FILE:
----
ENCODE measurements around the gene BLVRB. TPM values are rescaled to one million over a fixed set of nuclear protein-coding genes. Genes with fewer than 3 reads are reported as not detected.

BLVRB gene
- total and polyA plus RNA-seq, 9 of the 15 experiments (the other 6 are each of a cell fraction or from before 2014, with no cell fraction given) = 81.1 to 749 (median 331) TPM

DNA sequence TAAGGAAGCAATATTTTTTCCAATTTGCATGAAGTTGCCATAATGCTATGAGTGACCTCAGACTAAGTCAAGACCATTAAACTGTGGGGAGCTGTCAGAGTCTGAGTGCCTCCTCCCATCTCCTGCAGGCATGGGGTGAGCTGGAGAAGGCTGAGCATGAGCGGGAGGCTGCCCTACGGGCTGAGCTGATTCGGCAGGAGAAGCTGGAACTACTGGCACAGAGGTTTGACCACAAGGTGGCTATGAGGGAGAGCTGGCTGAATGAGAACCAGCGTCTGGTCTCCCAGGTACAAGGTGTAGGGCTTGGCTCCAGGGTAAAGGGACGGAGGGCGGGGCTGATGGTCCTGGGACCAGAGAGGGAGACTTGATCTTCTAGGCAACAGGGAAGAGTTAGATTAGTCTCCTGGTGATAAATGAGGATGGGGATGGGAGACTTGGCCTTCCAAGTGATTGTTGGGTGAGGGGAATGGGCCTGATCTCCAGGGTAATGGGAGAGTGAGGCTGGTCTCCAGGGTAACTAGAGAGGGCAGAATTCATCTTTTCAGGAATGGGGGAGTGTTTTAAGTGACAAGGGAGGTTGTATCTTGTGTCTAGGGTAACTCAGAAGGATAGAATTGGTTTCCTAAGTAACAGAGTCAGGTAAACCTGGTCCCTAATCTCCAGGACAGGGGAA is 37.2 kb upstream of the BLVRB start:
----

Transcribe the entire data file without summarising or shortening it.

ENCODE measurements around the gene BLVRB. TPM values are rescaled to one million over a fixed set of nuclear protein-coding genes. Genes with fewer than 3 reads are reported as not detected.

BLVRB gene
- total and polyA plus RNA-seq, 9 of the 15 experiments (the other 6 are each of a cell fraction or from before 2014, with no cell fraction given) = 81.1 to 749 (median 331) TPM

DNA sequence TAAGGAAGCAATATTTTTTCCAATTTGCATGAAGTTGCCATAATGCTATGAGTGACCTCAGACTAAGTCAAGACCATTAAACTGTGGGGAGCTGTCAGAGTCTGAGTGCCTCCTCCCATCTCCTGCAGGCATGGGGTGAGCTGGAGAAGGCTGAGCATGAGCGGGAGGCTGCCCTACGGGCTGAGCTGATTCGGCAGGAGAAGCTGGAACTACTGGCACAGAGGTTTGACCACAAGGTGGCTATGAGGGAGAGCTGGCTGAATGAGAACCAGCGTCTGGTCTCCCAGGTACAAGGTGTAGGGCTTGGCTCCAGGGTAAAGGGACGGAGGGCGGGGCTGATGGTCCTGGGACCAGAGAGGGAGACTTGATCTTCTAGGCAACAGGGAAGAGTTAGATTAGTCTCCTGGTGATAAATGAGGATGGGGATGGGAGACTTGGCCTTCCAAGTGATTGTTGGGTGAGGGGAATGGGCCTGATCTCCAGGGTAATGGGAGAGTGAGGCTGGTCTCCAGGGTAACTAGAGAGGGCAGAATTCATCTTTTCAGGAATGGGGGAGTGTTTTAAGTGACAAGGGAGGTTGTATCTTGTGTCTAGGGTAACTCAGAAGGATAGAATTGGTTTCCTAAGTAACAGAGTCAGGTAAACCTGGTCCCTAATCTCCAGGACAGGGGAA is 37.2 kb upstream of the BLVRB start: